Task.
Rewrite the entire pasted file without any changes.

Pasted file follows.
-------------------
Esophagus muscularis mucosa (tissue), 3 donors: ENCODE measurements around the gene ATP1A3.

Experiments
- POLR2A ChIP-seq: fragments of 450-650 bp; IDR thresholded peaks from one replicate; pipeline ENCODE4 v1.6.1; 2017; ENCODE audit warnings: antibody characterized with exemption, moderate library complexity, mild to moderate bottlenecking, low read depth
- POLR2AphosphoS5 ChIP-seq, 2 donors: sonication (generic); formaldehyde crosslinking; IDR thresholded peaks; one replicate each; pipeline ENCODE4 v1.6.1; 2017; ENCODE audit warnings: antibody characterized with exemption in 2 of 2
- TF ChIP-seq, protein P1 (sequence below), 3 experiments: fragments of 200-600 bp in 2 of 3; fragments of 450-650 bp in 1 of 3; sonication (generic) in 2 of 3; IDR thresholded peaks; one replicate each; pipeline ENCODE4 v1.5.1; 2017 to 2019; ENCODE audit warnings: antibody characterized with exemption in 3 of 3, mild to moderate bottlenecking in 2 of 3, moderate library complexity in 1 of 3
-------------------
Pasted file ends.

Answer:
Esophagus muscularis mucosa (tissue), 3 donors: ENCODE measurements around the gene ATP1A3.

Experiments
- POLR2A ChIP-seq: fragments of 450-650 bp; IDR thresholded peaks from one replicate; pipeline ENCODE4 v1.6.1; 2017; ENCODE audit warnings: antibody characterized with exemption, moderate library complexity, mild to moderate bottlenecking, low read depth
- POLR2AphosphoS5 ChIP-seq, 2 donors: sonication (generic); formaldehyde crosslinking; IDR thresholded peaks; one replicate each; pipeline ENCODE4 v1.6.1; 2017; ENCODE audit warnings: antibody characterized with exemption in 2 of 2
- TF ChIP-seq, protein P1 (sequence below), 3 experiments: fragments of 200-600 bp in 2 of 3; fragments of 450-650 bp in 1 of 3; sonication (generic) in 2 of 3; IDR thresholded peaks; one replicate each; pipeline ENCODE4 v1.5.1; 2017 to 2019; ENCODE audit warnings: antibody characterized with exemption in 3 of 3, mild to moderate bottlenecking in 2 of 3, moderate library complexity in 1 of 3